Re: Expansion Algorithm


On Dec 4, 2011, at 9:33 AM, Dave Longley wrote:

> On 12/04/2011 02:11 AM, Markus Lanthaler wrote:
>>>>> Object expansion should expand every value, not just those that have
>>>>> keys that are subject to datatype or list coercion. Some examples:
>>>> What exactly do you mean by "should expand every value"?
>>> As stated, the algorithm recurses through arrays to objects or strings,
>>> for objects, expands values of keys, only if the key is the target of a
>>> @datatype coercion in the context. Thus, if "foo" =>  "bar", and "foo"
>>> was declared with an IRI datatype, it would expand "bar" into an IRI.
>> OK, now I've understood what you meant. Thanks
>>> But, looking at the algorithm again, I think my examples are mostly
>>> covered. The remaining issues have to do with values that are not
>>> arrays or objects. Also, it should be clear that the determination of
>>> key coercion caries through to @list, @iri, @datatype and array
>>> processing.
>>> 1) Does {"foaf:age": 54} cause 54 to be expanded to {"@literal": "54",
>>> "@datatype": "xsd:string}. IMO, I think that non-string types such as
>>> boolean, integer and numeric are not subject to expansion, in spite of
>>> any coercion.
>> .. but it should be expanded when normalizing a document.
> -1. I think expanded JSON-LD documents should have a fairly regular 
> form; where object values are either strings, literals, or IRIs. It is 
> the responsibility of a @context to provide the specific @datatype for a 
> number, otherwise it is unclear what that type is when a JSON-LD 
> document is in expanded form. Furthermore, this approach may complicate 
> round-tripping, may require more people to use normalization than would 
> otherwise not need it, and will complicate the normalization algorithm. 
> It feels inconsistent with the purpose of expansion in my view, which is 
> to provide all of the information you need about each object when there 
> is no context present.

I think we're in danger of conflating two issues, and I'm not sure I understand all the nuances. Given the following (complete) JSON-LD doc:

  "@context": { "age": "http::/" },
  "age": 54

How is this expanded, and how is this normalized? If it is expanded to the following:

  "": {
    "@literal": "54",
    "@datatype": ""

Then we need to use an implied xsd:integer type, where this prefix is never declared by the user and forces us to define JSON-LD primitive types in terms of XSD. This is why I suggested that the expanded form should continue to use the native datatype representation:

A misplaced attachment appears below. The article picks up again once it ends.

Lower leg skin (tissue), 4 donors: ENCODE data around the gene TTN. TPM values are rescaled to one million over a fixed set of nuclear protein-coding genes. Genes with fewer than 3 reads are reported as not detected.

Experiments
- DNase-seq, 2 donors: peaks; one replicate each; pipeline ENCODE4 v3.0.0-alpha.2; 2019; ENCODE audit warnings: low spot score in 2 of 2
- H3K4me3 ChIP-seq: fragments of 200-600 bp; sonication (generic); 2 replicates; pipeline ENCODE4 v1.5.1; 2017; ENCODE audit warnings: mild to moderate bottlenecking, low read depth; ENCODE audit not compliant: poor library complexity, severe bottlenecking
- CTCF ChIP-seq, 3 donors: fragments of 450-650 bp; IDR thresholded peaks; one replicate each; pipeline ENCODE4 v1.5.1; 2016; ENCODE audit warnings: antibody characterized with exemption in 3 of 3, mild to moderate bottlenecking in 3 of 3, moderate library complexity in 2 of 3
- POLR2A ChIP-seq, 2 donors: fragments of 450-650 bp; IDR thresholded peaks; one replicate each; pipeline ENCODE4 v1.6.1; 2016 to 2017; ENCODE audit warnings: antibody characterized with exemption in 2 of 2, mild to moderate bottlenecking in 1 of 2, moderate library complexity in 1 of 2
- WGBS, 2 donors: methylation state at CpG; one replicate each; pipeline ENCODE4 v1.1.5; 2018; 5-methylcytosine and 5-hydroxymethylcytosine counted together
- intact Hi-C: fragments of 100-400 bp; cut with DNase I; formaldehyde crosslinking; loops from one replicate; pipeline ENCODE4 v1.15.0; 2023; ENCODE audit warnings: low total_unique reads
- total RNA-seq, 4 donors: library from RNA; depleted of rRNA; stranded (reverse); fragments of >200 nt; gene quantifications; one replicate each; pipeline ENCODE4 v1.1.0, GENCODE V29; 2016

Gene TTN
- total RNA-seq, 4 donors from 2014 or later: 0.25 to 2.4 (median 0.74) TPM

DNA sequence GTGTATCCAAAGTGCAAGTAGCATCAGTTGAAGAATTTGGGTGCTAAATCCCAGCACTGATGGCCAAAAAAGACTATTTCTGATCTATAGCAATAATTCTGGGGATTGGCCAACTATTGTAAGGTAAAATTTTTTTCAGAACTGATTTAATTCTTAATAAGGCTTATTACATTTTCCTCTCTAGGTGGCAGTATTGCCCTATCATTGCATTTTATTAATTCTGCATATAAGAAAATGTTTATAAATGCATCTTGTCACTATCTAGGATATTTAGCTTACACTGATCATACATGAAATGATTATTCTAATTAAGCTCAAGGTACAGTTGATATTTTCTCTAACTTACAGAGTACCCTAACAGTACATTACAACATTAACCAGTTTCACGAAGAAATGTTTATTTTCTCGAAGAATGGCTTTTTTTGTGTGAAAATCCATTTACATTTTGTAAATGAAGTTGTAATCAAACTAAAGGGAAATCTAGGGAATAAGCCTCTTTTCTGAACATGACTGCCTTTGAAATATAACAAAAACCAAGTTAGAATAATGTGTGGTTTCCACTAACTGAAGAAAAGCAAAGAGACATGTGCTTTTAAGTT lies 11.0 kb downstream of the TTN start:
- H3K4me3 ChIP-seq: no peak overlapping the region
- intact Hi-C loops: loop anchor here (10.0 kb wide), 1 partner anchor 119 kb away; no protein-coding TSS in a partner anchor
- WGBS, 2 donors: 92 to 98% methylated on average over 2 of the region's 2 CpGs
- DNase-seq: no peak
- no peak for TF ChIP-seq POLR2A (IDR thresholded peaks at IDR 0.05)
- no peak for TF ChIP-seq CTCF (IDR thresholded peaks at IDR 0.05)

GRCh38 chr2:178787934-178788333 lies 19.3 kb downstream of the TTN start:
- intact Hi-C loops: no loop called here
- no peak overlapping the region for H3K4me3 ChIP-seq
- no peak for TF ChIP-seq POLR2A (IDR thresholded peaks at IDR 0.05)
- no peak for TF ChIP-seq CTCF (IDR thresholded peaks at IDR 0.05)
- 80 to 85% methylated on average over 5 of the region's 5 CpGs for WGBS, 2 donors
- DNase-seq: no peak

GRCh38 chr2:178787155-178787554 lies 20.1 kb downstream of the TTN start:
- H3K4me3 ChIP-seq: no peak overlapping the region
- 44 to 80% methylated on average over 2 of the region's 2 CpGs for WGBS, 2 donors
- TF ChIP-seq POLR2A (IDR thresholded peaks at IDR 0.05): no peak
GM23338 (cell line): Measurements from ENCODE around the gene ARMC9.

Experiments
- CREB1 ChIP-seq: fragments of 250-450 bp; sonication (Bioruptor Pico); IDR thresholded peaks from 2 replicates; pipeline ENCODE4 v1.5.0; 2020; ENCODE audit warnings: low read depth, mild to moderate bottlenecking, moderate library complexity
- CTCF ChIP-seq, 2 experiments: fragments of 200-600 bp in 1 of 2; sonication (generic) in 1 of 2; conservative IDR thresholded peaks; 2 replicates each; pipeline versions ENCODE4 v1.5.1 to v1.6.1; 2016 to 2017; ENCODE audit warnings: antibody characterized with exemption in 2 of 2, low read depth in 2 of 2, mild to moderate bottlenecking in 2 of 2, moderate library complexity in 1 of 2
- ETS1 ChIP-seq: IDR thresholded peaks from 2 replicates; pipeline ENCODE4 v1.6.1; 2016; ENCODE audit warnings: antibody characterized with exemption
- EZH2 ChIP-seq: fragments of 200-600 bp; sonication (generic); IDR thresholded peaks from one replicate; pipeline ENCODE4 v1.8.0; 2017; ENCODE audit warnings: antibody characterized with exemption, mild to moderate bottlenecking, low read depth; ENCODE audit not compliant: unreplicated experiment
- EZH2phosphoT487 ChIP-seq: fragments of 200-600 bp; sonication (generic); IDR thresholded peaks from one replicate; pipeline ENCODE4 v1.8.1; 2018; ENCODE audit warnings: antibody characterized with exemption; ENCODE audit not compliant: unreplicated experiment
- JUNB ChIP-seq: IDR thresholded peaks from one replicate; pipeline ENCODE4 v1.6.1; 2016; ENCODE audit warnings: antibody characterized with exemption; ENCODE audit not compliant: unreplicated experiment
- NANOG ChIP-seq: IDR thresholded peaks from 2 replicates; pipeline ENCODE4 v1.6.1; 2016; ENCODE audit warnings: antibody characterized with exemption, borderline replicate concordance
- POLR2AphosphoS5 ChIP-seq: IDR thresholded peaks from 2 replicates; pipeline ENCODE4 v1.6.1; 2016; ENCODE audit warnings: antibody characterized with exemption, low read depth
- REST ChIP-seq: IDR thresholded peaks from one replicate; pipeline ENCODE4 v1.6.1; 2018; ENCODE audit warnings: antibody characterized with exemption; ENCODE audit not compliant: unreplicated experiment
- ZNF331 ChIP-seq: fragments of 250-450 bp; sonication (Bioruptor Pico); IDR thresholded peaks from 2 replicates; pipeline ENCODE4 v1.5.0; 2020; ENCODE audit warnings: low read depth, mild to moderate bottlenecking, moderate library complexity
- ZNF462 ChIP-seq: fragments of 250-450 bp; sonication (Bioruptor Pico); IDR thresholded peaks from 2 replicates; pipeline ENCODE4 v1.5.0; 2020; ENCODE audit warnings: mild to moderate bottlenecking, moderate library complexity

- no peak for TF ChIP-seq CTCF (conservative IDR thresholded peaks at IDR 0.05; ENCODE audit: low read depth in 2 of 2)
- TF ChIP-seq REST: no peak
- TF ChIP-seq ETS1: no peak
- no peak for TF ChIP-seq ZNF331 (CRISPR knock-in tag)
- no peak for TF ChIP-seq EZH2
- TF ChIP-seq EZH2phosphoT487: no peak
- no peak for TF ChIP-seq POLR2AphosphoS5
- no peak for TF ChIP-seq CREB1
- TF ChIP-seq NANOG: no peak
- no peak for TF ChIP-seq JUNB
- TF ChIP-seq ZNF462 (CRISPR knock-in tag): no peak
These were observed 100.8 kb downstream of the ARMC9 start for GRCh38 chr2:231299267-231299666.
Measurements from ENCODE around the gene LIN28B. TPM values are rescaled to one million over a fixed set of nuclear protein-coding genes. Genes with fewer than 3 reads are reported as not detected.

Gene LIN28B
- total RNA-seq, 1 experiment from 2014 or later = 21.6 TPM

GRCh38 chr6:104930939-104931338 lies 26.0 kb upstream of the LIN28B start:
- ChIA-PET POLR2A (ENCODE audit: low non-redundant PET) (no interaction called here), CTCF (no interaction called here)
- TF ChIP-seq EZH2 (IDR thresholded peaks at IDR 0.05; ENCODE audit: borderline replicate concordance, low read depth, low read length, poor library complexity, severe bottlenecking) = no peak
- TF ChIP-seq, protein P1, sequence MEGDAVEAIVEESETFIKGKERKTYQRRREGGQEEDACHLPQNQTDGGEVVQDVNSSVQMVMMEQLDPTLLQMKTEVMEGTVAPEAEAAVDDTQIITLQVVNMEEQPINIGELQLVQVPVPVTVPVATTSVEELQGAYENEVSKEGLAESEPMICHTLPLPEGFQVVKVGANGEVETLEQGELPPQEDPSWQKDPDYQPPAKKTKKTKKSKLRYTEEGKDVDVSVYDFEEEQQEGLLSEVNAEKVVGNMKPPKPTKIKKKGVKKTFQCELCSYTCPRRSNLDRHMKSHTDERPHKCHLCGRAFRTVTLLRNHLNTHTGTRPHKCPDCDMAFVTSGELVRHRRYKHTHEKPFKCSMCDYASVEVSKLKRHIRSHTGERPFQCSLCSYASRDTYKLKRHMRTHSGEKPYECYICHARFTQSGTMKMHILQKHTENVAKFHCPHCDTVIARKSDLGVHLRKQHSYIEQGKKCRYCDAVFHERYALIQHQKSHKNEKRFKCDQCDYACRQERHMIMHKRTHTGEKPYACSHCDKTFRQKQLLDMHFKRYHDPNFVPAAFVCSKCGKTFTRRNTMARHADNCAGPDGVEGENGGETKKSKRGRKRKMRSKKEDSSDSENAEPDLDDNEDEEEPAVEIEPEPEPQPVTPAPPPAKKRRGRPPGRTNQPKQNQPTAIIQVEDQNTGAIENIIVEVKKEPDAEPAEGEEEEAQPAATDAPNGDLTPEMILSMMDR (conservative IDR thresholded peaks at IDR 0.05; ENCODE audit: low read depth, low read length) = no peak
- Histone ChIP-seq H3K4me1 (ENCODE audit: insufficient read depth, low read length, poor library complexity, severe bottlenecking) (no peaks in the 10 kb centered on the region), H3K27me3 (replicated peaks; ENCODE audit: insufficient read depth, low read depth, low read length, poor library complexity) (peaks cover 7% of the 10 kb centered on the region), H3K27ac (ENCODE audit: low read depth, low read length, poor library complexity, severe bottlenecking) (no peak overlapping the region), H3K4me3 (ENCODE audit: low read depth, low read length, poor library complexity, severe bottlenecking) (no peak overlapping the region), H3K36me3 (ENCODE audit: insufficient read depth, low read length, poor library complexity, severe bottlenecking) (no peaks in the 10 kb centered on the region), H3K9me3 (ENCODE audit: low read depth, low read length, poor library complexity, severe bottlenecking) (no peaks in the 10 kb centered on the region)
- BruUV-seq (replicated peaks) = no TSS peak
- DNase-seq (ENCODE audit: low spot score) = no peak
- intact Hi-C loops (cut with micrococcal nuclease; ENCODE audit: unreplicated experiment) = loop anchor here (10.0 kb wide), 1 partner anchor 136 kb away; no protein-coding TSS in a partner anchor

"": 54

For the normalized form, it seems clear that this will end up going through RDF, so there is no way to avoid the use of an XSD datatype, so I think it would be more similar to the former representation (minus white-space).

If, on the other hand, the first document was the following:

  "@context": {
    "age": {
      "@iri": "http::/",
      "@datatype": ""
  "age": 54

Then I can see expanding to the explicit literal case.

>>> 2) {"foaf:homepage", {"@iri": "ex:home"} should cause "ex:home" to be
>>> expanded, whether or not "foaf:homepage" is subject to  coercion
>> Agree
> I guess the point of this one is if a @coerce rule exists but the 
> document didn't follow the rule? If my understanding is correct here, I 
> agree.

The point is either if foaf:homepage has a coerce rule or not, but "ex" is defined as a term that the algorithm should descend into the @iri object to expand ex:home. Looking at the spec it says nothing about expanding values where the key is "@iri". TO make this happen, we need to be clear that "@iri" is defined to have an implicit coercion rule of {"@iri": {"@datatype": "@iri"}}, which shouldn't be too much of a stretch.

>>> 3) {"@subject": "ex:home", "@type": "foaf:Document"} should cause both
>>> "ex:home" and "foaf:Document" to be expanded
>> Agree
> Provided that "ex" and "foaf" are defined prefixes, I agree.

This also requires specific coercion rules. Furthermore, expanding relative IRIs needs to be clear, because one might be relative to @base, while the other relative to @vocab". (I'm coming around to removing one, the other, or both, but we do need to think about how to resolve relative IRIs non-the-less).

>>> 4) {"foo": ["ex:bar", "ex:baz"]} should cause all or none of  ex:bar
>>> and ex:baz to be expanded, depending on coercion rules for "foo". This
>>> isn't clear now, as when doing array expansion, there's no discussion
>>> of a "closest" key.
>> If "foo" is coerced to @iri then all the array item should be expanded,
>> otherwise none.
> I agree with Markus.

Yes, but the point is the spec wording that makes this clear. It might involve passing a "default datatype" to the local context in step 2.1.3, and saying something like the following in 2.1.3:

2.1.1 If the value is an array, process each item in the array recursively using this algorithm, passing a copy of the local context with "default datatype" set to the coercion rule for this key, if any.
2.1.2 If the value is an object, process the object recursively using this algorithm, passing a copy of the local context with "default datatype" set to the coercion rule for this key, if any.
2.1.3 Otherwise, determine the coercion rule from the associated key. If there is no such rule, use the "default datatype" from the current expansion context, if any. If the value should be coerced ...

Also, note that the keys "@iri", "@datatype", and "@list", at least, would NOT result in updating the default datatype. It also needs to be made clear that otherwise, if the key does not have an associated datatype, the default datatype is set to NULL.


>>> 5) {"foo": {"@list": ["ex:bar", "ex:baz"]}, same argument as for 4).
>> Same here, just if "foo" is coerced to @iri.
> I agree with Markus.
> -- 
> Dave Longley
> Digital Bazaar, Inc.

Received on Monday, 5 December 2011 18:11:53 UTC